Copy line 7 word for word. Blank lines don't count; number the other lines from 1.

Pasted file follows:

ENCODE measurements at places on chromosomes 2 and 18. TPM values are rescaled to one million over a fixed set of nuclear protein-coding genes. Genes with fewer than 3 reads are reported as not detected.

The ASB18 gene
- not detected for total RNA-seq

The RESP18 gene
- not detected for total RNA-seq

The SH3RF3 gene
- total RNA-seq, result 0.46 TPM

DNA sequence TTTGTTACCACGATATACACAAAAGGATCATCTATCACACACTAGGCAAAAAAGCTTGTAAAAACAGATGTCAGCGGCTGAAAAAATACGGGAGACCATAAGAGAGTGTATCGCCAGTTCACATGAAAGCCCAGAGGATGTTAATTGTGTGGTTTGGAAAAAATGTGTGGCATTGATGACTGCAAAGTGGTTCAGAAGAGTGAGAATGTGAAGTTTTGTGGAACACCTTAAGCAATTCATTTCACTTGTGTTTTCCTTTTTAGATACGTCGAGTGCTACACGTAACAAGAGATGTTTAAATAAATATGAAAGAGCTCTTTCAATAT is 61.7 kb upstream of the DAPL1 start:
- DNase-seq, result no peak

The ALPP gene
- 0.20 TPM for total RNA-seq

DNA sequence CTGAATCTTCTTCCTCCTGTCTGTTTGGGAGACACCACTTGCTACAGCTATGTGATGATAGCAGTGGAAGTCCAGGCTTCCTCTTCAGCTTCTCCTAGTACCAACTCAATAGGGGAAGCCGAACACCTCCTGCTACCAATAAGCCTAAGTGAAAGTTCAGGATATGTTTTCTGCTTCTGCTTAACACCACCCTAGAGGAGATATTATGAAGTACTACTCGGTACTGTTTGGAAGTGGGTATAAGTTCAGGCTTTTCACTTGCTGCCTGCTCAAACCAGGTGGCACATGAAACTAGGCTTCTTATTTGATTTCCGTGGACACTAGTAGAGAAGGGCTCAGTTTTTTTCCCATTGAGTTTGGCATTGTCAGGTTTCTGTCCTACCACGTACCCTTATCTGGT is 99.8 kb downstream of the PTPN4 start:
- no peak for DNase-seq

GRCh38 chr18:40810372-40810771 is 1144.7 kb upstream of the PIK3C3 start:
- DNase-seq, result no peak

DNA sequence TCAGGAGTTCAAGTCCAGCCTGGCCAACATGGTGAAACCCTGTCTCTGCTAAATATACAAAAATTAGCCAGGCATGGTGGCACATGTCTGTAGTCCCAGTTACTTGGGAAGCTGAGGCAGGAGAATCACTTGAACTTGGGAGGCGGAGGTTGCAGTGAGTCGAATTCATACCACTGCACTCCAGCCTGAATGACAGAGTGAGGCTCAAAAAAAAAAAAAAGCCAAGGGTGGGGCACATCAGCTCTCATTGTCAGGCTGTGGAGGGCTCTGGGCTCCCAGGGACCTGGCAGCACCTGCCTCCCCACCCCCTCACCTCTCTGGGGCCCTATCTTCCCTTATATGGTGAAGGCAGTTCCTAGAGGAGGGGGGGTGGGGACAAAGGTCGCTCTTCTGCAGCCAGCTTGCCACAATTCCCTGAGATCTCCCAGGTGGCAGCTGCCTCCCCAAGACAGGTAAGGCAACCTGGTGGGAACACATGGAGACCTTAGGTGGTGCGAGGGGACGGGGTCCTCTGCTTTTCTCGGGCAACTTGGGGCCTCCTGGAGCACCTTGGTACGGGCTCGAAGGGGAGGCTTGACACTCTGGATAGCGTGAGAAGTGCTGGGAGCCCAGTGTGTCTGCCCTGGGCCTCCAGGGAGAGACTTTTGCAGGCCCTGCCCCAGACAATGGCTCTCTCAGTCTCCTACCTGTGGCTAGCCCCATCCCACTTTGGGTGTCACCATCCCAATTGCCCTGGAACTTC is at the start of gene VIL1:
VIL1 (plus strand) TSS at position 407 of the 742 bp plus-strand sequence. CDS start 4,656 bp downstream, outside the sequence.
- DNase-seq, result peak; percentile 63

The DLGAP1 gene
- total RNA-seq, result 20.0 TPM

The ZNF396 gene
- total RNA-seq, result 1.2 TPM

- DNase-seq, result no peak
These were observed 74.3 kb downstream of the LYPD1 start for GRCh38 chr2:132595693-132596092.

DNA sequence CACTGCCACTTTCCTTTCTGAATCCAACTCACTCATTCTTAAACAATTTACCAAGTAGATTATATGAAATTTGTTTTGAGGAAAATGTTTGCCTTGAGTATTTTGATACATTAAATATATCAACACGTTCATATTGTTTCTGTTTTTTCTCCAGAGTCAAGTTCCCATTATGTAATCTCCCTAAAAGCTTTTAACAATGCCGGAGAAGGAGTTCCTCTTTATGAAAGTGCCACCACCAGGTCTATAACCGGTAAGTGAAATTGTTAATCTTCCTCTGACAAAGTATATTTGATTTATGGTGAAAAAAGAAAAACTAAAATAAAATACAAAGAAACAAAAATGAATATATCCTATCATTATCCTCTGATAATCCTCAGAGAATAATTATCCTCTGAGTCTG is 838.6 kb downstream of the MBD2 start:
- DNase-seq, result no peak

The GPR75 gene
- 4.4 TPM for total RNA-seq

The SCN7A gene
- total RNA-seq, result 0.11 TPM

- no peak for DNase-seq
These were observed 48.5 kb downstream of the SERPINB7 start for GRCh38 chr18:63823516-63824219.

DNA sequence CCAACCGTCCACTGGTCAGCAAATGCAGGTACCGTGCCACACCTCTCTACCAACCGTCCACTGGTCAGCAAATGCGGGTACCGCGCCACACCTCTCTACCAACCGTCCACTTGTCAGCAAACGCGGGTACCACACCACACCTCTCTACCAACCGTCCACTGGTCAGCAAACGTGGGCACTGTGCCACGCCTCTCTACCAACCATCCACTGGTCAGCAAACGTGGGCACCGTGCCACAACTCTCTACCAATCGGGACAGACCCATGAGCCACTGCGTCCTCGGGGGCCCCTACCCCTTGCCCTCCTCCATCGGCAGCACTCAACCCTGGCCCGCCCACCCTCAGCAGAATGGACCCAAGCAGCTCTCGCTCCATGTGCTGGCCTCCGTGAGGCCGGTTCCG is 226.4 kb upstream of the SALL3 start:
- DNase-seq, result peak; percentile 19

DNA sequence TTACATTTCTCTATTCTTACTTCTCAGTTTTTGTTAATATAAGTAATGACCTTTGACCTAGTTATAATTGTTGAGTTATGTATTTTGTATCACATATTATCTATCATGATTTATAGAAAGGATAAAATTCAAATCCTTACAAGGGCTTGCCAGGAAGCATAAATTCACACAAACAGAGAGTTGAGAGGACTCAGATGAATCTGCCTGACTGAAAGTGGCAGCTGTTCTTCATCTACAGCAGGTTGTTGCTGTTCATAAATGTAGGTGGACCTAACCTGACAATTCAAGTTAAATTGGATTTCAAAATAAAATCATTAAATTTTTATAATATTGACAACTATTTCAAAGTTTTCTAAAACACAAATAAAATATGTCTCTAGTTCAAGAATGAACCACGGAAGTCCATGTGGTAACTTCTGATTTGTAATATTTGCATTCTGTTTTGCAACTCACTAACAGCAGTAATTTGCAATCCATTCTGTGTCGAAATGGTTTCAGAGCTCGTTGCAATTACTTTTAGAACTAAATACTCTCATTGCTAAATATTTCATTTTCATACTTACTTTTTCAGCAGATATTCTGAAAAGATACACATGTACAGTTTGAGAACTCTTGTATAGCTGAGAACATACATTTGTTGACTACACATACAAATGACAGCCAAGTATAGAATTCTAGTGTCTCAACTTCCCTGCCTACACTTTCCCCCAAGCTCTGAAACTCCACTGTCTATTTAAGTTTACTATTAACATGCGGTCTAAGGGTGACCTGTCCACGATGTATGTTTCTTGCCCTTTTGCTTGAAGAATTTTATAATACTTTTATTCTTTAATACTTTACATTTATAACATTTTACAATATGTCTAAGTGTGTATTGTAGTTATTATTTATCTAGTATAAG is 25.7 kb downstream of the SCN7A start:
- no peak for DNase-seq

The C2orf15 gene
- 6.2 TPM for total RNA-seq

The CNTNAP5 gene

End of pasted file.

- total RNA-seq, result 0.46 TPM